Kahneman draws a distinction between happiness, the momentary joy we feel when we do something pleasant like eat chocolate or hang out with friends, and life satisfaction, the feeling of contentment we experience when we look back at our lives with a sense we've accomplished something consequential.
There is such a thing as too great a focus on happiness, which can crowd out a longer-term focus on life satisfaction. That approach is also probably not going to get you where you want to be.Jessica Stillman
Redefine what blogging is by looking back at what blogging was.
So, what is blogging?
I always return to Dave Winer's "unedited voice of a person" with the caveat that it should be free from self-editing as well as external. There are always going to some things we won't, or shouldn't, put online but second guessing ourselves in order to fit an agenda or image is as much to blame for losing that spontaneity.
There is a place for focused long form but the honesty of the personal blog should not be sacrificed at its altar.Colin Walker
After the macOS Catalina update, I've noticed that my iMac slows to a crawl and freezes to the point of useless and sometimes spontaneously reboots. Not a shutdown-restart type of reboot, the sudden black screen and startup sort of reboot. The Activity Monitor and Console apps have not been helpful in troubleshooting what might be the issue. David Shayer on TidBits offers some possibilities as to what may be the cause.
iOS 13 and macOS 10.15 Catalina have been unusually buggy releases for Apple. The betas started out buggy at WWDC in June, which is not unexpected, but even after Apple removed some features from the final releases in September, more problems have forced the company to publish quick updates. Why? Based on my 18 years of experience working as an Apple software engineer, I have a few ideas.David Shayer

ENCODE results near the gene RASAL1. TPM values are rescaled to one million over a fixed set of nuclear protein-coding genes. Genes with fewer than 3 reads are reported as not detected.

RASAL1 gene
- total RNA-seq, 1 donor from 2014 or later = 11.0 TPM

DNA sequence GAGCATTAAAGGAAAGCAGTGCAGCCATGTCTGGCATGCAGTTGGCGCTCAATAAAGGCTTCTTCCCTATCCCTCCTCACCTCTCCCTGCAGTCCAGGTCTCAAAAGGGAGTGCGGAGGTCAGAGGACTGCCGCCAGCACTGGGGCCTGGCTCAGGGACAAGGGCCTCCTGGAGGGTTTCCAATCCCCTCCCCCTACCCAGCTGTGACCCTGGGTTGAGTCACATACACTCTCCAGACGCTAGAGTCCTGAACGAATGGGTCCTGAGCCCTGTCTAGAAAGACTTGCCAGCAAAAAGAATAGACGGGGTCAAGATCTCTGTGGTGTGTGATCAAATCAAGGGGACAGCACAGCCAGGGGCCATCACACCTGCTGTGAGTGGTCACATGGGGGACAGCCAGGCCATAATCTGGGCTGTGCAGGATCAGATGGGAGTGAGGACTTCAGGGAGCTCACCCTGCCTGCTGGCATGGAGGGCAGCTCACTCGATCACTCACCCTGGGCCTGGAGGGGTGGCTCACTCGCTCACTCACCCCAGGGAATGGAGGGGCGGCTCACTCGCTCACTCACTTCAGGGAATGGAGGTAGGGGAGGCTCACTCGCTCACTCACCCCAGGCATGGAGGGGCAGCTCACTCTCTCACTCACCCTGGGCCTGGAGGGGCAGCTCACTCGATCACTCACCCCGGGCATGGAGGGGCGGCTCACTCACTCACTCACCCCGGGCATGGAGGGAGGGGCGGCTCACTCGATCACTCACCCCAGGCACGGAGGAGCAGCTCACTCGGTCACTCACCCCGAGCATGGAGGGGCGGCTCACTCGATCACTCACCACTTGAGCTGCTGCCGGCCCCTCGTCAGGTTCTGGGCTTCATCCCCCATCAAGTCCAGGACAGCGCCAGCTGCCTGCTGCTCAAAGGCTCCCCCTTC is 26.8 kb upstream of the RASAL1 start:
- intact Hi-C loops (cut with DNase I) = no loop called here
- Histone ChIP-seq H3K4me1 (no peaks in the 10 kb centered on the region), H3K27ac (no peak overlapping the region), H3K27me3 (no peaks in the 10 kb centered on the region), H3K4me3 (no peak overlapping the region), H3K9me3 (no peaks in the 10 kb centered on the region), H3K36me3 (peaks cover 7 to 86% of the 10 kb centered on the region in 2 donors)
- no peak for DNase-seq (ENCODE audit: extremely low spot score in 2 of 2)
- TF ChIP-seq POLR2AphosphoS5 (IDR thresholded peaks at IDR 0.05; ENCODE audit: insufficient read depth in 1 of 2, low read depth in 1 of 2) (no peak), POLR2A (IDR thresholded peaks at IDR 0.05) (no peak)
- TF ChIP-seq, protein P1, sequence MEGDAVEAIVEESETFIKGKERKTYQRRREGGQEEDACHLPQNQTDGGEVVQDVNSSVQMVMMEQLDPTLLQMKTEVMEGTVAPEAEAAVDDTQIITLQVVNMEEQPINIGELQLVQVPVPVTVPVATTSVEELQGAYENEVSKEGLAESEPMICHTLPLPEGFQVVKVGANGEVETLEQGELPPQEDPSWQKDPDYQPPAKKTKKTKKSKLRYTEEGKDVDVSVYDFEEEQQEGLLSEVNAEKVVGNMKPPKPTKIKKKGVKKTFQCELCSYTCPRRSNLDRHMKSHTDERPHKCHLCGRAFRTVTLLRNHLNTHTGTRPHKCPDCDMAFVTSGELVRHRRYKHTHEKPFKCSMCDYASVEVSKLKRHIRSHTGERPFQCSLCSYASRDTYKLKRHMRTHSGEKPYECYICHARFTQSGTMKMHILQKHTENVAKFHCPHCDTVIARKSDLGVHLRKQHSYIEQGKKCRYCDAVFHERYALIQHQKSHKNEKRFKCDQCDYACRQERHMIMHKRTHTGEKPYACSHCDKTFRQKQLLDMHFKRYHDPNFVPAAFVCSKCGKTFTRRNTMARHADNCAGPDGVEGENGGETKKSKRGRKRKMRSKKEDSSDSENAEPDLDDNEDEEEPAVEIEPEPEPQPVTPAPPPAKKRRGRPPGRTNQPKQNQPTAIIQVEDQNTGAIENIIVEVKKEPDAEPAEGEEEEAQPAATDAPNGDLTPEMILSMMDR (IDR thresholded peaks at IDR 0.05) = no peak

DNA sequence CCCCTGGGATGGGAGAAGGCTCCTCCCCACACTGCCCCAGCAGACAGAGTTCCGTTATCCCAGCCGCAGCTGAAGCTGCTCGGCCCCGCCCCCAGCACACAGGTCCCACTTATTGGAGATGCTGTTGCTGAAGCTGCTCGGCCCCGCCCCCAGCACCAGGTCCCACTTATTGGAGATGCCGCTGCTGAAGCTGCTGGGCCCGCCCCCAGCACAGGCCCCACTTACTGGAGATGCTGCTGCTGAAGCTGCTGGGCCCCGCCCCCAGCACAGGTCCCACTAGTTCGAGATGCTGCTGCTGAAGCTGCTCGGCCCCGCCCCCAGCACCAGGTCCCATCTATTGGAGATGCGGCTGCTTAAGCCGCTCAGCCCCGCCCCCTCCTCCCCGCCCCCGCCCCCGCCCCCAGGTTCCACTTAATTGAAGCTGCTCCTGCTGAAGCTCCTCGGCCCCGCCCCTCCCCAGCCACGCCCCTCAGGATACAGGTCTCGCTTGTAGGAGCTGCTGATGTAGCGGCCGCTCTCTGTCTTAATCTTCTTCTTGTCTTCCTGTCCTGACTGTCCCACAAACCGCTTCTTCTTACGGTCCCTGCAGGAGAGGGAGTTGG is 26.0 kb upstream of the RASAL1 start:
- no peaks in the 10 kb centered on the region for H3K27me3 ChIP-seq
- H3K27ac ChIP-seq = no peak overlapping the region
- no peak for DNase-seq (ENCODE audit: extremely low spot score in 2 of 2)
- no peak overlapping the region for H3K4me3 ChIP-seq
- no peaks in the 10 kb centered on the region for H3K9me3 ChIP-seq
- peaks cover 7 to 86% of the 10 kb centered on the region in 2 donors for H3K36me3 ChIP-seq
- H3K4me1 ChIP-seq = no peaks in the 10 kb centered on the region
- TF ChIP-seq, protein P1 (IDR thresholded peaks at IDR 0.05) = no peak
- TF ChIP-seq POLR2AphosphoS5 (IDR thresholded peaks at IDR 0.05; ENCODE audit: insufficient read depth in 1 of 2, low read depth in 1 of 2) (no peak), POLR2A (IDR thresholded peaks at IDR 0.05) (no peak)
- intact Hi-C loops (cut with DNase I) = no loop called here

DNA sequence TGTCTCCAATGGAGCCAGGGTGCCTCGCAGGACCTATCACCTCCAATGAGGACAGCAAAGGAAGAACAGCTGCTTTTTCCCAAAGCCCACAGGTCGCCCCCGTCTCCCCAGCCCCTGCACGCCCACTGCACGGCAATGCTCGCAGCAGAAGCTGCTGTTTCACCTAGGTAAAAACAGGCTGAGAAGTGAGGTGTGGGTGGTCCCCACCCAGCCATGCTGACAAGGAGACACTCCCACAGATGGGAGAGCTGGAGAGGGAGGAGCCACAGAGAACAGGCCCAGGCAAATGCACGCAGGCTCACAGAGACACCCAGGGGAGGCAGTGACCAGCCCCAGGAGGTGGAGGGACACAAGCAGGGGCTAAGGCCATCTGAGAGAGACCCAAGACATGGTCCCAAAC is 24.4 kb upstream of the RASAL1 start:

I am not sure what Daniel means by
put your files on your iPad but assuming he is using the Files app, accessing files is as simple as accessing his iCloud account in many ways including iCloud in Finder on macOS. If he means he wants direct access to the iOS file system - never gonna happen. The apps are sandboxed and the file system is encrypted by hardware.
Once you put your files on your iPad running iPadOS 13, you will find it really hard to move them off again. Unlike Android that acts like an external hard drive when connected to a computer, iPadOS doesn’t show the files from On My iPad in Files app when you connect with a sync cable to your macOS. And transferring those files with iCloud and Dropbox is really slow, days slow. And in my case, I have an older version of macOS with AirDrop that won’t talk to the newer iPad. So my last resort after being very frustated with all my wireless options was to remember that macOS provides File Sharing and I was able to add a Server on the Files app using an SMB path to my computer. Voila! All the files are transferring over to the computer very quickly. My persistence paid off.Daniel Brinneman
I was exploring a recent update to Untappd list and discovered some features of list that are quite useful. I created a new list called inventory and I'm able to add information such as quantity, serving style, purchase date, purchase location and price etc.
I've just started using it today to keep track of what I have in my beer cellar. It will help prevent duplicate purchases and assist in beer trading.